Before James Langston Mercer Hughes shortened his name to Langston Hughes, he was a young high school student who wrote for his Cleveland school newspaper and edited the school’s yearbook. His early writing experience would later lead him to become a pioneer in the Harlem Renaissance in the 1920s.
His first poem, “The Negro Speaks of Rivers,” was published in the NAACP’s publication The Crisis. Hughes's first book of poetry, The Weary Blues, was published in 1926. For the 40 years to follow, Hughes would go on to write several literary works, including Not Without Laughter, The Ways of White Folks, and his two-book autobiography, The Big Sea and I Wonder as I Wander. Throughout his career, he received praise and recognition for his contributions to the literary world.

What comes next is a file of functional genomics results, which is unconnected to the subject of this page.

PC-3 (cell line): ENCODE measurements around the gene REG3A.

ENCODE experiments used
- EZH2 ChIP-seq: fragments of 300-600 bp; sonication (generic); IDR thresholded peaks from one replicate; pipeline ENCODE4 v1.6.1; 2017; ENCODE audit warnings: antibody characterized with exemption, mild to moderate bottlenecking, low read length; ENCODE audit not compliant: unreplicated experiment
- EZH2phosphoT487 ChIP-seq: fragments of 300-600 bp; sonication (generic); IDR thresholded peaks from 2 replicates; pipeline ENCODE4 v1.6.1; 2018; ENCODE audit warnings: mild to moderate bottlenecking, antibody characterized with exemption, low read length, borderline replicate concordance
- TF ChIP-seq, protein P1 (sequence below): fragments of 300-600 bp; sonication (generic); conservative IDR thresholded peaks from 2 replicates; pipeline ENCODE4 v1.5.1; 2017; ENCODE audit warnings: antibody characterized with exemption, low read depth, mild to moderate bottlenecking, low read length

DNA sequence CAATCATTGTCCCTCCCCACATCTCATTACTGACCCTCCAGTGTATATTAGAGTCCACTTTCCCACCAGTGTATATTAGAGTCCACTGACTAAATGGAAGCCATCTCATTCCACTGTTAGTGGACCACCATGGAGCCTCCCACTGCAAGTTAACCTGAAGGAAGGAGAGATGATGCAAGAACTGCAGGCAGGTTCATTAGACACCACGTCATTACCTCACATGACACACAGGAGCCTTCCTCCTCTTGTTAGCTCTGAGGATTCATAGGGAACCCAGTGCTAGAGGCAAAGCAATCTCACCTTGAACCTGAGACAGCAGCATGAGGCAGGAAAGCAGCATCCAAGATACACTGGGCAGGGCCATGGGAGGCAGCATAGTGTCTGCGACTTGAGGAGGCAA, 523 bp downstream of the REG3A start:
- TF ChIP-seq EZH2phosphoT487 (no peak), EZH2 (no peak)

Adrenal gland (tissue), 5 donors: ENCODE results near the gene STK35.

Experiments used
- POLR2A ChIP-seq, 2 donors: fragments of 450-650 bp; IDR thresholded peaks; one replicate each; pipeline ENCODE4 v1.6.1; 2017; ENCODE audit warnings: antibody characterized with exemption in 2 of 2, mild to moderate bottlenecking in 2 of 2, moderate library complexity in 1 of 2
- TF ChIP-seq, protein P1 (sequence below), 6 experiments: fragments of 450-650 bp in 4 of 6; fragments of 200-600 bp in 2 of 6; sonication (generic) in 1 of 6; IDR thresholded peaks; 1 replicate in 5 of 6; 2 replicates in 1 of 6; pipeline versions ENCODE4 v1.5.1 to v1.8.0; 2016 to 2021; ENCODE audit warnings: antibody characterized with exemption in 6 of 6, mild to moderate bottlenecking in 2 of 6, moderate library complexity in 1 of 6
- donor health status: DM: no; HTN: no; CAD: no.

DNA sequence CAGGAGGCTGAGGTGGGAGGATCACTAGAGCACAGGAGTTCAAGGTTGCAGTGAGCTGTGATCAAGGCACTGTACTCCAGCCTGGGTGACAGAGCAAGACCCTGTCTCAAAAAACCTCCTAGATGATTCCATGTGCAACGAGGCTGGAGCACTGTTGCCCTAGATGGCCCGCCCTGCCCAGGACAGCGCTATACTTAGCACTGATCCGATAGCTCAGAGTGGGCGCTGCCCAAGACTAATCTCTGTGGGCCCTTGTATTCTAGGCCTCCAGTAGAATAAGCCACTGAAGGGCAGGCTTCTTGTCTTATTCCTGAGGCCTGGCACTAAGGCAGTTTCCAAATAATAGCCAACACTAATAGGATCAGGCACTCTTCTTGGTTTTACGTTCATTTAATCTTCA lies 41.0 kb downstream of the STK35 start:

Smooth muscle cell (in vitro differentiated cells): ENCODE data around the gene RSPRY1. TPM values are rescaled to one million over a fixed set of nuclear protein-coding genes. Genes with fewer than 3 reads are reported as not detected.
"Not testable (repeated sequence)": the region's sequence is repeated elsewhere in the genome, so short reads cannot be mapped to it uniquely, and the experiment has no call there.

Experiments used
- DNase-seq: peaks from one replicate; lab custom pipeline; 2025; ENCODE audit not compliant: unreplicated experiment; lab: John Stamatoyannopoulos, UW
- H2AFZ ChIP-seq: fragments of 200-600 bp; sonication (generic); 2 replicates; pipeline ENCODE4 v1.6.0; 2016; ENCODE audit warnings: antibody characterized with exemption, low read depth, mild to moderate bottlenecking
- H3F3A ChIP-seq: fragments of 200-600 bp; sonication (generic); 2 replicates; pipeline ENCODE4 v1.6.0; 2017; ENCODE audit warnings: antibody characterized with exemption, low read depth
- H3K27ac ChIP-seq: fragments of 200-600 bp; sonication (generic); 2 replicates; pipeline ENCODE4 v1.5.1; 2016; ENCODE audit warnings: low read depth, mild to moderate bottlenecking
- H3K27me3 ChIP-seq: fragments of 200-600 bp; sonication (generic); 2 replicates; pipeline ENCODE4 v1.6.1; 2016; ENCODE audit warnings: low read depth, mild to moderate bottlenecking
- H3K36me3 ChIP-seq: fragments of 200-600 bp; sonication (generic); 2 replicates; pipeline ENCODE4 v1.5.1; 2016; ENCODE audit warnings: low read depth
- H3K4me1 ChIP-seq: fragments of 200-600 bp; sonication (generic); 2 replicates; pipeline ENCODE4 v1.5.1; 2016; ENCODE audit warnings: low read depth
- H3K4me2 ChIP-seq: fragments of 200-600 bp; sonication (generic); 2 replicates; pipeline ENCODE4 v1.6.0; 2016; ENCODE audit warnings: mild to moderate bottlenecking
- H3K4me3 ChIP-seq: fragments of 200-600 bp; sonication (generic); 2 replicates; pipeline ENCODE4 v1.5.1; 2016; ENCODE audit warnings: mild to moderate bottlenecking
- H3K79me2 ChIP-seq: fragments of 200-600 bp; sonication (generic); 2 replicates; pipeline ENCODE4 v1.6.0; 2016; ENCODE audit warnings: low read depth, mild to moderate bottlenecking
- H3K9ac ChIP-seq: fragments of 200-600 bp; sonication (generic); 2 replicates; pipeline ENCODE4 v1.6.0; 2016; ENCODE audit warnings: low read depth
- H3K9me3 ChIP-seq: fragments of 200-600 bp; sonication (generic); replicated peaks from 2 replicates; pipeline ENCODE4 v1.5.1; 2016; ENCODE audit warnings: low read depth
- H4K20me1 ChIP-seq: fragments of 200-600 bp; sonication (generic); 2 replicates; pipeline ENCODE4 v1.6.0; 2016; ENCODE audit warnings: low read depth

Hughes died in 1967.
In 2002, 100 years after Hughes's birth, the U.S. postal service added Langston Hughes to their Black Heritage series of postage stamps.
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